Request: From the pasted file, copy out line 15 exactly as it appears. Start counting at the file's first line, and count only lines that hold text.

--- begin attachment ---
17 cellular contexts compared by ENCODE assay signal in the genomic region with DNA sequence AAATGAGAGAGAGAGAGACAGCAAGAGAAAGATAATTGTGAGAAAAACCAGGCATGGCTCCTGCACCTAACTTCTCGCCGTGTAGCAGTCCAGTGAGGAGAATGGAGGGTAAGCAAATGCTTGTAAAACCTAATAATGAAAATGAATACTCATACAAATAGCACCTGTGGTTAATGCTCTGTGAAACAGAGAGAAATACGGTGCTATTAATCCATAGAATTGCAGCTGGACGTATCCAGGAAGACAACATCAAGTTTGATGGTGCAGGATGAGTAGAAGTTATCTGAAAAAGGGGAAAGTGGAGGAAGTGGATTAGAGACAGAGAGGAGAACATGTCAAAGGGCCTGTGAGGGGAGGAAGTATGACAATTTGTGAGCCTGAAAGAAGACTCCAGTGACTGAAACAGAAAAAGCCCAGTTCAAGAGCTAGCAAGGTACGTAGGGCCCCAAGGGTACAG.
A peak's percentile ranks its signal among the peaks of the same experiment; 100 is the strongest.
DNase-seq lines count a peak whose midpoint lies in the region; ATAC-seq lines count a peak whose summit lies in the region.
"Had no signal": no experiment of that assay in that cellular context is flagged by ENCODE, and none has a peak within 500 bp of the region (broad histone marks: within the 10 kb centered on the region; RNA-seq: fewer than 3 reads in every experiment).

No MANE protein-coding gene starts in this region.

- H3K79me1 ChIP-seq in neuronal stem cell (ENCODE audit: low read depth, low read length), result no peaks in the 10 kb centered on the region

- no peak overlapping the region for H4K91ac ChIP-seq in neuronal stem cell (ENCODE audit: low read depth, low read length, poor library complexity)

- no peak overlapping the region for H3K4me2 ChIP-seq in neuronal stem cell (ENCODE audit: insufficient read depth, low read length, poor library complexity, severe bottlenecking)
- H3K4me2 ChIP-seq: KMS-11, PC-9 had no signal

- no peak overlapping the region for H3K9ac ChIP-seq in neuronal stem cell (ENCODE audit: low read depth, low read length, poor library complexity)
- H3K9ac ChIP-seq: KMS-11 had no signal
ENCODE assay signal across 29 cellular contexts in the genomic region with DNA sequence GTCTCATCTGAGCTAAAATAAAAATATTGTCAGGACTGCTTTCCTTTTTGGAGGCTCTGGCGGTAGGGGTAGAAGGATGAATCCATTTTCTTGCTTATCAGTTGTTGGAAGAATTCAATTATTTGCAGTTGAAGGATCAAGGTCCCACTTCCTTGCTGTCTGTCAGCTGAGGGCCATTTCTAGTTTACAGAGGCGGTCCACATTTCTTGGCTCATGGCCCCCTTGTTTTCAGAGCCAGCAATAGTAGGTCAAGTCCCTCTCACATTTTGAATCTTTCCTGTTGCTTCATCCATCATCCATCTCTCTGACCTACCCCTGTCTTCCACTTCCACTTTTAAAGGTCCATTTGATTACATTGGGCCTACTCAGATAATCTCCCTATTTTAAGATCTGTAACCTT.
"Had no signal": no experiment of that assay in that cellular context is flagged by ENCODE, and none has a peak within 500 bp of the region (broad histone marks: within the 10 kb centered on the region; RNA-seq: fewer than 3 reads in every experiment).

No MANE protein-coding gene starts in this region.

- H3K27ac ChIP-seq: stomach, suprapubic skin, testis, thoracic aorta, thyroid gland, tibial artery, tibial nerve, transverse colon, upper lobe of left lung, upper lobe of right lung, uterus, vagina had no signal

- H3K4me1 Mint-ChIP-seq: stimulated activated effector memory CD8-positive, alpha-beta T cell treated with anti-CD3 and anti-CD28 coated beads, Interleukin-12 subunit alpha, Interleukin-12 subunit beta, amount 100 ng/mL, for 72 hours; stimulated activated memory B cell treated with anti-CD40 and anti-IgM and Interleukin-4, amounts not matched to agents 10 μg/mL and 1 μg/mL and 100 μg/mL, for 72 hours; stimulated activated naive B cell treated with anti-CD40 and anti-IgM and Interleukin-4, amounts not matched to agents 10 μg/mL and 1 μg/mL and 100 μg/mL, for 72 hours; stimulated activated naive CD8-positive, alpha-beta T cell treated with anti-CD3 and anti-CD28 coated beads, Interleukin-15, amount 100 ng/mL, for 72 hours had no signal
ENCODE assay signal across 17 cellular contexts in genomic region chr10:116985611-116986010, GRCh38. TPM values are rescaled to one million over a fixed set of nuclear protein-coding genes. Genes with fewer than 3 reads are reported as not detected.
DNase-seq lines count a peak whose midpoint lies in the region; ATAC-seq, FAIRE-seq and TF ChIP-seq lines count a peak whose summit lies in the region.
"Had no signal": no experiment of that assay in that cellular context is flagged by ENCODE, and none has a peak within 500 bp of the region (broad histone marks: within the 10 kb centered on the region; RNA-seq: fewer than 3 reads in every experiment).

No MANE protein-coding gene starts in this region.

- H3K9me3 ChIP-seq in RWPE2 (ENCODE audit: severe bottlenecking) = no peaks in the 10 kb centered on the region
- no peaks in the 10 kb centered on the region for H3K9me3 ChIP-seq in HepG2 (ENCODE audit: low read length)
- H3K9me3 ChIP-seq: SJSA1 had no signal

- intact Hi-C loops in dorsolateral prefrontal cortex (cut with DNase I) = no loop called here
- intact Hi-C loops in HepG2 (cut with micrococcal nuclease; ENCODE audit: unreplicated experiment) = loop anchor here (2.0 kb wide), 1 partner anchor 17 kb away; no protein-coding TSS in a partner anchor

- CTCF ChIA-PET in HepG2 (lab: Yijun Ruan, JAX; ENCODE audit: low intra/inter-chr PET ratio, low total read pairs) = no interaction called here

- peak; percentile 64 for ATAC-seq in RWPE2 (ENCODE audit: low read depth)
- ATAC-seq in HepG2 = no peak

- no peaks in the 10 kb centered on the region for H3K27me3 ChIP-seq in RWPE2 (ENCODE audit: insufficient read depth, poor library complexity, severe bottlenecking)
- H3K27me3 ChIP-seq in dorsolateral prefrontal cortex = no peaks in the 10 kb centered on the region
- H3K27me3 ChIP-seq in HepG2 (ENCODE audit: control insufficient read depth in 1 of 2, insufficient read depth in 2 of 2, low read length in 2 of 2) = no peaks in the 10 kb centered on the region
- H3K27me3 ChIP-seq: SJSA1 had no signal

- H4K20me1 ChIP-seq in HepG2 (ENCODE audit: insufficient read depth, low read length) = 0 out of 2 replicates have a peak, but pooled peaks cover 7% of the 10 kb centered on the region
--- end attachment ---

- H3K27ac ChIP-seq: stomach, suprapubic skin, testis, thoracic aorta, thyroid gland, tibial artery, tibial nerve, transverse colon, upper lobe of left lung, upper lobe of right lung, uterus, vagina had no signal